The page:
Thursday, March 29, 2012
Arcadian Boxes brings together works by contemporary artists interested in the confrontation between geometrical volumes and structures on the one hand and the whimsicalness and irregularity of nature on the other. In so doing, these artists situate themselves in an age-old tradition that goes back to megalithic structures characterized by simple geometrical shapes. This fascination for the confrontation between nature and simple geometry also marks the Greek temple and the tradition of the Picturesque, which favored the disposition of neoclassical buildings in rustic gardens. In addition, the juxtaposition of nature and geometry runs like a red thread through modernity, from Goethe’s so-called Good Luck Stone or his Altar of Agathe Tyche (ca 1777) in Weimar to Le Corbusier’s building slabs in park-like environments and the construction of so-called “scenic highways.” Finally, the Earth Works by artists such as Smithson, Heizer, De Maria, and Long in the late 1960s and 1970s epitomized this age-old tradition.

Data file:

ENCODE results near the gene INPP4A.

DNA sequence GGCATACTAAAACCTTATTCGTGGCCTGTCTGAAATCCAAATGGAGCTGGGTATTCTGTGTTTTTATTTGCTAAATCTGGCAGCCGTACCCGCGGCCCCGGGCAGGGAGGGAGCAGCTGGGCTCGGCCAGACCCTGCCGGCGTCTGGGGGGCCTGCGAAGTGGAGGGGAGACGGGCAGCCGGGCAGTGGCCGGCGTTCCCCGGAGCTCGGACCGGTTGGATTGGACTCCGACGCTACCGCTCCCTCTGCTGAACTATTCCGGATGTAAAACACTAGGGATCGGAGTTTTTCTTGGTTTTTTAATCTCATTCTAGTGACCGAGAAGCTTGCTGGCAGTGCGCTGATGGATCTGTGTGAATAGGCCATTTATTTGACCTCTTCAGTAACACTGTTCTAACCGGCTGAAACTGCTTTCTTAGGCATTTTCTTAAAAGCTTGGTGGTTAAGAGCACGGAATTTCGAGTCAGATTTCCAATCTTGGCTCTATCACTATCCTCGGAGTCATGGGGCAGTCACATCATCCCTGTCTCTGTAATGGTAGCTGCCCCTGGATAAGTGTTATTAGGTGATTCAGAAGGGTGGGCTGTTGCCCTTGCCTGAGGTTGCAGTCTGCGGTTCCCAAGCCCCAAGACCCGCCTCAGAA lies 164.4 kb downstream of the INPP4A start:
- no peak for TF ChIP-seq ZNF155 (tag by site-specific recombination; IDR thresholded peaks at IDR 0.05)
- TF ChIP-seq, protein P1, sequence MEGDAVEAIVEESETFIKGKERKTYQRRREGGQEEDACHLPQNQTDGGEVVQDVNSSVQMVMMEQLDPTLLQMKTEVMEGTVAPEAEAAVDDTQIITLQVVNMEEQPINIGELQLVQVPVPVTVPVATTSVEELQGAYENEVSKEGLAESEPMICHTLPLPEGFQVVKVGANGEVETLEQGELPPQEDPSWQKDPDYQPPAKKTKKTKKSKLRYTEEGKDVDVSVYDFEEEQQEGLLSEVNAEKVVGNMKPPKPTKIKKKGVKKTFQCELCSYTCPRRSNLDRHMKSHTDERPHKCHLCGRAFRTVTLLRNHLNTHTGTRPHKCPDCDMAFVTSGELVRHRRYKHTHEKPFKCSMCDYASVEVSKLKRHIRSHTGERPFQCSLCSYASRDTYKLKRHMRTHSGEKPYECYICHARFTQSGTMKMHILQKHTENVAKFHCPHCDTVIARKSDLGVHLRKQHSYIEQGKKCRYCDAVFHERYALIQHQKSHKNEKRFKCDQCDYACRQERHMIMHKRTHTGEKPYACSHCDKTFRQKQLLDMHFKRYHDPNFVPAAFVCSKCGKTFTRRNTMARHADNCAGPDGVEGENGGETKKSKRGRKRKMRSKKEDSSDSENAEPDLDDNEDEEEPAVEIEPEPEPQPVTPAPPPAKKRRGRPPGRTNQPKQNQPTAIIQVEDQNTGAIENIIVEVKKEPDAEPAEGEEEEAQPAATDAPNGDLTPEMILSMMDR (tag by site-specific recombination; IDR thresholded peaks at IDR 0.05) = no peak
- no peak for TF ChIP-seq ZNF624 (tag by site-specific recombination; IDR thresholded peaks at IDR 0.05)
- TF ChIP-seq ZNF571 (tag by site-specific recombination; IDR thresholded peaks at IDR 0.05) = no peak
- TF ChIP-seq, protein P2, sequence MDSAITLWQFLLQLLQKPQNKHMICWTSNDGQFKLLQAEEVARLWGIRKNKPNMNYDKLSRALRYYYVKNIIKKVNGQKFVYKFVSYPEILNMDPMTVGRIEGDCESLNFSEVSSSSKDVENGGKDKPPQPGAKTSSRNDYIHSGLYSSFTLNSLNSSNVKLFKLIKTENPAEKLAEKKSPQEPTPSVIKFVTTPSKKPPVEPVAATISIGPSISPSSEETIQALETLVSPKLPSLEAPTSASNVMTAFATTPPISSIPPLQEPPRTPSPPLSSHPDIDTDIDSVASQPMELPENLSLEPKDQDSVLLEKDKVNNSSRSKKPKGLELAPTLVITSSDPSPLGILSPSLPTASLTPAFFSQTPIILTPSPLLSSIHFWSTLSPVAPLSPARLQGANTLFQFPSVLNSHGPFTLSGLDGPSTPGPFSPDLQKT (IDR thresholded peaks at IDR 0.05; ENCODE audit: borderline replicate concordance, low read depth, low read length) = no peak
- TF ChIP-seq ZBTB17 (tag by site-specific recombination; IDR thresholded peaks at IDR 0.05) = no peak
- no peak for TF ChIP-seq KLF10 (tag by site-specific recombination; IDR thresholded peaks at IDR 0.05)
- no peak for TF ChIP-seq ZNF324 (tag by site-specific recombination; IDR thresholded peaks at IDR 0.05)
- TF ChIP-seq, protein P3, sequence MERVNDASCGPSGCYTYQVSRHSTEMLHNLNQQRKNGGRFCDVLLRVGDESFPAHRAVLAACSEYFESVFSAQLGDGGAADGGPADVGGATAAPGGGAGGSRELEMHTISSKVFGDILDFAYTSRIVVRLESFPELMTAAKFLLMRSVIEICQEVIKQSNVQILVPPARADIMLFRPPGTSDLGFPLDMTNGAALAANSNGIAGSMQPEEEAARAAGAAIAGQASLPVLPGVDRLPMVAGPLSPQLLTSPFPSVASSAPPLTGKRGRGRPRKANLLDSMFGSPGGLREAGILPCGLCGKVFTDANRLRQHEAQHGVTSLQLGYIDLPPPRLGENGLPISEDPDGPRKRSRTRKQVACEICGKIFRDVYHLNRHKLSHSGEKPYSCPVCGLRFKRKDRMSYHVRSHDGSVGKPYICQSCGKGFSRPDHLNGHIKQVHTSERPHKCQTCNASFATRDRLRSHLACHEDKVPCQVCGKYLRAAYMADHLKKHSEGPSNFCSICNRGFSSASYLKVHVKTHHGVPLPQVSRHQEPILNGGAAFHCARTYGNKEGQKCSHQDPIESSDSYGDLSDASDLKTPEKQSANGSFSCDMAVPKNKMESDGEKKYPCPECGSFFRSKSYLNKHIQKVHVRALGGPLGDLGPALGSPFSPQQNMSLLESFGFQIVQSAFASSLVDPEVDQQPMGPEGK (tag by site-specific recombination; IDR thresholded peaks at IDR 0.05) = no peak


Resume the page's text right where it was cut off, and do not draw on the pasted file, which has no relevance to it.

Arcadian Boxes includes works by contemporary artists who share these age-old fascinations for the confrontation between geometry and nature. However, the exhibition focuses on works that also add new perspectives and new definitions of these relations. Some artists make clear that a simple juxtaposition between nature and geometry is simply impossible. Others emphasize that introducing geometry in the landscape inevitably entails its opposite, i.e. containing the landscape in a box. Still others focus on the perception of the landscape. Seeing the landscape becomes an act of measuring or demarcation and geometrical volumes are presented as viewing devices that enable us to enjoy the irregularity of nature.
Dan Graham, Dirk Zoete, Elias Heuninck, Ellen Harvey, Geert Goiris, Gregor Neuerer
Curated by Steven Jacobs
Siakos Hanappe House of Art, Glyfada, Athens
5 April- 24 May 2012